WASHINGTON — Pledging to empower America's "forgotten men and women," Donald Trump was sworn in as the 45th president of the United States Friday, taking command of a deeply divided nation and ushering in an unpredictable era in Washington. His victory gives Republicans control of the White House for the first time in eight years.
Looking out over the crowd sprawled across the National Mall, Trump painted a bleak picture of the nation he now leads, lamenting "American carnage," shuttered factories and depleted U.S. leadership. President Barack Obama, the man he replaced, sat behind him stoically.
Trump's address lasted just 16 minutes. While his inauguration did draw crowds to the nation's capital, the numbers appeared smaller than for past celebrations.
Demonstrations unfolded at various security checkpoints near the Capitol as police helped ticket-holders get through. After the swearing-in, more protesters registered their rage in the streets of Washington. Police in riot gear deployed pepper spray and made numerous arrests after protesters smashed the windows of downtown businesses, denouncing capitalism and Trump.
The new president's first words as commander in chief were an unapologetic reprisal of the economic populism and nationalism that fueled his improbable campaign. He vowed to stir "new national pride," bring jobs back to the United States, and "eradicate completely" Islamic terrorism.
"From this day forward, a new vision will govern our land. From this day forward, it's going to be only, 'America First,'" Trump said.
In one remarkable passage, Trump ripped into Washington's longtime leaders as he stood among them at the U.S. Capitol. For too long, he said, "a small group in our nation's capital has reaped the rewards of government while the people have borne the cost."
For Republicans eager to be back in the White House, there was little mention of the party's bedrock principles: small government, social conservativism and robust American leadership around the world. Trump, who is taking office as one of the most unpopular incoming presidents in modern history, made only oblique references to those who may be infuriated and fearful of his presidency.
"To all Americans in every city near and far, small and large from mountain to mountain, from ocean to ocean, hear these words: You will never be ignored again," he said.
The new president was sworn in by Chief Justice John Roberts, reciting the 35-word oath with his hand placed upon two Bibles, one used by his family and another during President Abraham Lincoln's inauguration.
Trump and wife, Melania, bid Obama and outgoing first lady Michelle Obama farewell as they departed the Capitol grounds in a government helicopter. Trump and Obama's political paths have been linked in remarkable ways. Before running for the White House, the billionaire businessman led efforts to promote falsehoods about the 44th president's citizenship and claim on the office.
Obama addressed a staff gathering at Joint Base Andrews before departing for a vacation in California. "You proved the power of hope," he said.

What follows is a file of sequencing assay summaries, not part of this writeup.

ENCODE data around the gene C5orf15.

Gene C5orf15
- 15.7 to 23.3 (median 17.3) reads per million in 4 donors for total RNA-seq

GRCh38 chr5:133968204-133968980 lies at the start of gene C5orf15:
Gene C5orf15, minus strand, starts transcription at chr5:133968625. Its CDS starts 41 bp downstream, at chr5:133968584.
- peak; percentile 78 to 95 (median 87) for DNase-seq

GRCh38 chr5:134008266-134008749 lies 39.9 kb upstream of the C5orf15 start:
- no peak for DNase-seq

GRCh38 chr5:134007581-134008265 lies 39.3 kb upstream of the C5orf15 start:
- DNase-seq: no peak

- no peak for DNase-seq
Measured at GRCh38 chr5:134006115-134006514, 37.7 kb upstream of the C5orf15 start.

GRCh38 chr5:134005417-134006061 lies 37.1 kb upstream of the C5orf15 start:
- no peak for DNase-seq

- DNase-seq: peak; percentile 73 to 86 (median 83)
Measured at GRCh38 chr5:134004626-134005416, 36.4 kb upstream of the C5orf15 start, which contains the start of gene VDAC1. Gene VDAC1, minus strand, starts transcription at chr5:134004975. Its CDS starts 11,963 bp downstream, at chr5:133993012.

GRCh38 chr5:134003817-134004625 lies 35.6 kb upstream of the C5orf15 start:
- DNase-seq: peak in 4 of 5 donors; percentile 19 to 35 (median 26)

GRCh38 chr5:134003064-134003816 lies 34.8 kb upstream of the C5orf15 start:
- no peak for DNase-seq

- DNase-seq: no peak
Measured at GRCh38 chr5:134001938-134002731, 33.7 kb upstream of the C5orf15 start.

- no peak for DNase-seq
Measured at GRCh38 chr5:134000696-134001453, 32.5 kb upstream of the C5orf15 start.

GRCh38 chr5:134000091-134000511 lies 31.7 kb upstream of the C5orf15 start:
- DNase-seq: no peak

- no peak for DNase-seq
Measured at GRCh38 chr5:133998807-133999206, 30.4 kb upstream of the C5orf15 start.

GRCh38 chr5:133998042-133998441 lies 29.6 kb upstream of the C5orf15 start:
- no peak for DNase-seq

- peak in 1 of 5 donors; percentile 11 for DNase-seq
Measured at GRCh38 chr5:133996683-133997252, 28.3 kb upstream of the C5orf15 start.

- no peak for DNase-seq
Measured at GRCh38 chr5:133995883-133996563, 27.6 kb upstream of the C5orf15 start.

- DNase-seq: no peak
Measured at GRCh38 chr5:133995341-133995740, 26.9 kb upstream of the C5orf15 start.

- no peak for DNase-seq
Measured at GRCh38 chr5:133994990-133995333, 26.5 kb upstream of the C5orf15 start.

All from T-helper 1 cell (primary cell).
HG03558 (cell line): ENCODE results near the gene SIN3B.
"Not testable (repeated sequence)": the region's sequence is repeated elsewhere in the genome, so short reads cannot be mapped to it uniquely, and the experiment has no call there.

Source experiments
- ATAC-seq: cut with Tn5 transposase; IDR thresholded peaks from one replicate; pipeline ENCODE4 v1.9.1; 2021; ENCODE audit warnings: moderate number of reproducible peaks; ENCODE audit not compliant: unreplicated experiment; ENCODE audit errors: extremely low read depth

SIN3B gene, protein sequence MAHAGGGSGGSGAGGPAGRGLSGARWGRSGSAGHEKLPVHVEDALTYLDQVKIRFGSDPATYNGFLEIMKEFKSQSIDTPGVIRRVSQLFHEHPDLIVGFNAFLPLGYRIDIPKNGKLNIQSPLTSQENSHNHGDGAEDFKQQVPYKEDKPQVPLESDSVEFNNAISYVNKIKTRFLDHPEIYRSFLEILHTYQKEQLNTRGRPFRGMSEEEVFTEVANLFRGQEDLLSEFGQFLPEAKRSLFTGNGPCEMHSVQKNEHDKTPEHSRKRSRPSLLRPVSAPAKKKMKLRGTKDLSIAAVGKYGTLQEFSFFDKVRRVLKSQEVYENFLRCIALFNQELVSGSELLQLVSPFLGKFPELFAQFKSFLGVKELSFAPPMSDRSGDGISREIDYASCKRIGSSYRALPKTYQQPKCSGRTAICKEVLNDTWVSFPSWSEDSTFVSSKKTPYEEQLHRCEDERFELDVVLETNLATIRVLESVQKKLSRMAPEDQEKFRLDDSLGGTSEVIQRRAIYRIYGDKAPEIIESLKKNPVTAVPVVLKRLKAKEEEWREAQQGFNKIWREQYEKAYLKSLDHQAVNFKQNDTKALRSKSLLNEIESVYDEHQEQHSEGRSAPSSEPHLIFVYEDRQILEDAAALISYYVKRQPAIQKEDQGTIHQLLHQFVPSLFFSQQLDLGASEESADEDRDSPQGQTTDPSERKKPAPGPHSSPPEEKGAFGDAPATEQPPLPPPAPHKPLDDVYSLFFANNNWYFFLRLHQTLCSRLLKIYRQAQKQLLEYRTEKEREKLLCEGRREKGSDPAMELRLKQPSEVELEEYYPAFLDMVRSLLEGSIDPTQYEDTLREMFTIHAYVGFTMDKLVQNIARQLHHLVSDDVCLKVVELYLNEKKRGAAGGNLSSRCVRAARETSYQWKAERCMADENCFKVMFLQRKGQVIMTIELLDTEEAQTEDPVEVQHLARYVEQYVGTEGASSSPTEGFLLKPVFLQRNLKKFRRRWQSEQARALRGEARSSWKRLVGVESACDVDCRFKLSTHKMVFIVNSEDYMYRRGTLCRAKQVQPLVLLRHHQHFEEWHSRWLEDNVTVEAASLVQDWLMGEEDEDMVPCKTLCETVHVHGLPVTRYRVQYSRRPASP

Trump's journey to the inauguration was as unlikely as any in recent American history. He defied his party's establishment, befuddled the media and toppled two political dynasties on his way to victory. His message, calling for a resurgence of white, working-class corners of America, was packaged in defiant stump speeches railing against political correctness. He used social media to dominate the national conversation and challenge conventions about political discourse. After years of Democratic control of the White House and deadlock in Washington, his was a blast of fresh air for millions.
But Trump's call for restrictive immigration measures and his caustic campaign rhetoric about women and minorities angered millions. And Trump's swearing-in was shadowed by questions about his ties to Russia, which U.S. intelligence agencies have determined worked to tip the 2016 election in his favor.
More than 60 House Democrats refused to attend his swearing in ceremony in the shadow of the Capitol dome. One Democrat who did sit among the dignitaries was Hillary Clinton, Trump's vanquished campaign rival who was widely expected by both parties to be the one taking the oath of office.
At a post-ceremony luncheon at the Capitol, Trump declared it was an honor to have her attend, and the Republicans and Democrats present rose and applauded.
At 70, Trump is the oldest person to be sworn in as president, marking a generational step backward after two terms for Obama, one of the youngest presidents to serve as commander in chief.
Trump takes charge of an economy that has recovered from the Great Recession but has nonetheless left millions of Americans feeling left behind. The nation's longest war is still being waged in Afghanistan and U.S. troops are battling the Islamic State in Iraq and Syria. The American health care system was expanded to reach millions more Americans during Obama's tenure, but at considerable financial costs. Trump has vowed to dismantle and rebuild it.
Trump faces challenges as the first president to take office without ever having held a political position or served in the military. He has stacked his Cabinet with established Washington figures and wealthy business leaders. Though his team's conservative bent has been cheered by many Republicans, the overwhelmingly white and male Cabinet has been criticized for a lack of diversity.
Before attending an inaugural luncheon, Trump signed his first series of orders, including the official nominations for his Cabinet. He joked with lawmakers, including House Democratic leader Nancy Pelosi, and handed out presidential pens.
In a show of solidarity, all of the living American presidents attended Trump's inaugural, except for 92-year-old George H.W. Bush, who was hospitalized this week with pneumonia. His wife, Barbara, was also in the hospital after falling ill.